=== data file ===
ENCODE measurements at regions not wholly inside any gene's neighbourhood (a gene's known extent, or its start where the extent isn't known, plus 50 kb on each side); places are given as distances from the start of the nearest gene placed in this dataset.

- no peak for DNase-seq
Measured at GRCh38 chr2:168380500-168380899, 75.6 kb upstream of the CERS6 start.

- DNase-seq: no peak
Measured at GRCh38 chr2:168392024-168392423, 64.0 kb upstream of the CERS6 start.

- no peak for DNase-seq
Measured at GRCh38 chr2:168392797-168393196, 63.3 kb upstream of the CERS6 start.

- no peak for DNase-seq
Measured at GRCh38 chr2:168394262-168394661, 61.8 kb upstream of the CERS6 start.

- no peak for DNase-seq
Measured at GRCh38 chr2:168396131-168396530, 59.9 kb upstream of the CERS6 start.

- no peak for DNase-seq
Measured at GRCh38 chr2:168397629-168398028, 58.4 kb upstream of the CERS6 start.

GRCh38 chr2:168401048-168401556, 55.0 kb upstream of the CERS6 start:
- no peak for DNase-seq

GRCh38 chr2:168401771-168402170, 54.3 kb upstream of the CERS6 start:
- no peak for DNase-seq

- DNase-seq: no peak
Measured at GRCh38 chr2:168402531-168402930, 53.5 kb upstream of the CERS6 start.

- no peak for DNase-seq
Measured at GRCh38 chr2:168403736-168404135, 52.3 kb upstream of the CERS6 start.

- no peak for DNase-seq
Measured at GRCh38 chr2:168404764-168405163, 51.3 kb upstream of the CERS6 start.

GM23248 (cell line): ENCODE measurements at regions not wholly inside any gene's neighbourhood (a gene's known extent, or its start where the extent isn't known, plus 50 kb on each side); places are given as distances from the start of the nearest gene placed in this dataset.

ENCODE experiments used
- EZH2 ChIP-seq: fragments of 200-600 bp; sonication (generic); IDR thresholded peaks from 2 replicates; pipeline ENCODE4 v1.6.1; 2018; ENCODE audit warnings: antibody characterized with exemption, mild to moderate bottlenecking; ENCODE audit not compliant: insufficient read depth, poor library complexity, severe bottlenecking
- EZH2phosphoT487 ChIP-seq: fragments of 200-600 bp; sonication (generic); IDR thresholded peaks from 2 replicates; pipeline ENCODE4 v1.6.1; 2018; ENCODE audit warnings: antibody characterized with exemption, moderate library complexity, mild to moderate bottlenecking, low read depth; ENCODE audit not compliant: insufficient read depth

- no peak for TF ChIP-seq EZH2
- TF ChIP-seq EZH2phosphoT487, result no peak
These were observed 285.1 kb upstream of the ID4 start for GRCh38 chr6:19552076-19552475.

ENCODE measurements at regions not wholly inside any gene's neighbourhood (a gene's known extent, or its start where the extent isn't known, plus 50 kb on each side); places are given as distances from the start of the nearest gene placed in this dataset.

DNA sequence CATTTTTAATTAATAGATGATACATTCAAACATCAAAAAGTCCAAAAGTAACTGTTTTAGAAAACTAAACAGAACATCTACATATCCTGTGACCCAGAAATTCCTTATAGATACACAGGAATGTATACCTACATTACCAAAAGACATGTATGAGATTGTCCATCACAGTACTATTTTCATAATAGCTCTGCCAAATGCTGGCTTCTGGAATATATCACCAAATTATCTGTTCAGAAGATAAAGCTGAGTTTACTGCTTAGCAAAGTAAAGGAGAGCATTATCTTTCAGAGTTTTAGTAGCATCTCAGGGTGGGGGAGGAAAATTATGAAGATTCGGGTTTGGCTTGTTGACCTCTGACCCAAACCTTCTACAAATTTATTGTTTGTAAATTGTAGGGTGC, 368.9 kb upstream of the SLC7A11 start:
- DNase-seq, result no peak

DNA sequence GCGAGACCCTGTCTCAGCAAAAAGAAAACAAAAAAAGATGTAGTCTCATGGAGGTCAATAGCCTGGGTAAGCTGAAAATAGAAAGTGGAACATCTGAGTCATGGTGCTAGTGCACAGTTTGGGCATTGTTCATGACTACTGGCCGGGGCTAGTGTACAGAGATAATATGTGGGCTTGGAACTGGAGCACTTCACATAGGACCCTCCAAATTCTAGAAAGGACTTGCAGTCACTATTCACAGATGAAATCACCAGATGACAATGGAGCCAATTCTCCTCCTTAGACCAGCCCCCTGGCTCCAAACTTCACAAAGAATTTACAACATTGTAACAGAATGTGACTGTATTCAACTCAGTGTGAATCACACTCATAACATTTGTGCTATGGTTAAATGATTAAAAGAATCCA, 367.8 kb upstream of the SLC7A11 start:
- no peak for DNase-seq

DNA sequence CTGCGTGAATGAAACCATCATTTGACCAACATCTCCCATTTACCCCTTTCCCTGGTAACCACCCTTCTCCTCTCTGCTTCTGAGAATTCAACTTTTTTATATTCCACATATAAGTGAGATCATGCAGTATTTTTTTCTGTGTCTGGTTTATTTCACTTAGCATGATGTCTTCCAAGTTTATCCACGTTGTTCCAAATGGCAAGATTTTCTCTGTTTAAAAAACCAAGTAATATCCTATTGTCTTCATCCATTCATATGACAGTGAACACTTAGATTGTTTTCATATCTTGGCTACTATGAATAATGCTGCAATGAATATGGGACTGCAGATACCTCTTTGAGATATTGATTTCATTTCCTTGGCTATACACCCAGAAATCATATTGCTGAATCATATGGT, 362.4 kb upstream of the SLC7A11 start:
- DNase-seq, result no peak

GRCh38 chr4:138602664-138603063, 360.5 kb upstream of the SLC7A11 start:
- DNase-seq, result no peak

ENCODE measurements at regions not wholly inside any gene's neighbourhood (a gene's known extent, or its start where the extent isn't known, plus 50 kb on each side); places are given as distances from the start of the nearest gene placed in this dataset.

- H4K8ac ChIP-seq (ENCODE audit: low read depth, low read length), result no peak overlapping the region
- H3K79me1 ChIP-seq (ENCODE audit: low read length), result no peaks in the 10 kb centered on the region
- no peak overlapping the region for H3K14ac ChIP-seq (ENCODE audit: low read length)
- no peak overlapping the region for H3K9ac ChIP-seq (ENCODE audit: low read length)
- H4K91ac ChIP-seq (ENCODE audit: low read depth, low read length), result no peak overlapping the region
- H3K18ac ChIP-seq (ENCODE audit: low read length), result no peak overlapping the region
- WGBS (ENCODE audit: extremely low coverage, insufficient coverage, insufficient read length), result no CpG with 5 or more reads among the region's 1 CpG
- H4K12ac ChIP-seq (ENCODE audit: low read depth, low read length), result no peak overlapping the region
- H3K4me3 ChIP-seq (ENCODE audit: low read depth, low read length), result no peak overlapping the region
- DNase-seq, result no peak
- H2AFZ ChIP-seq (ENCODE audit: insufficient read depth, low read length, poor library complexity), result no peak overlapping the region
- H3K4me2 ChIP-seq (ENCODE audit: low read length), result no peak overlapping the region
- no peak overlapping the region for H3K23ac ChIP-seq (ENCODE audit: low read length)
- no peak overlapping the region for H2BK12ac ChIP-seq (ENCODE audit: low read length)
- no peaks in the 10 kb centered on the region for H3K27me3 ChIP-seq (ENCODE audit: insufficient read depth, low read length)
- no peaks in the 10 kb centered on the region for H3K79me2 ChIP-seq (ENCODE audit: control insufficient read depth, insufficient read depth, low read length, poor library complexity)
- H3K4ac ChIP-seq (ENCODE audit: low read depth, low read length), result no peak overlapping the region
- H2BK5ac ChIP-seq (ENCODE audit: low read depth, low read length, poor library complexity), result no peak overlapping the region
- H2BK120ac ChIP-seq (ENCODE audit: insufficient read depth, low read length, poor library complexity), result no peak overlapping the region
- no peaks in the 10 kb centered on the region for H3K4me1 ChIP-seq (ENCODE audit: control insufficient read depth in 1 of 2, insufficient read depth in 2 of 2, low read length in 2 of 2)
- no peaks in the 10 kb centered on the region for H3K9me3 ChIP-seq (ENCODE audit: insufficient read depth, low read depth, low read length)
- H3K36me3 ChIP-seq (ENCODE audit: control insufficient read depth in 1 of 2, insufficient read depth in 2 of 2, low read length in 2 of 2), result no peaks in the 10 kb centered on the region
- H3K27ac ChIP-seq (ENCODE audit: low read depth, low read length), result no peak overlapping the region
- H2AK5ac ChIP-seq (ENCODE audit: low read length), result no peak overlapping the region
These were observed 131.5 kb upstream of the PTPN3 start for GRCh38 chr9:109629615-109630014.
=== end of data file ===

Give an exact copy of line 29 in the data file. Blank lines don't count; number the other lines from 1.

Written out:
- TF ChIP-seq EZH2phosphoT487, result no peak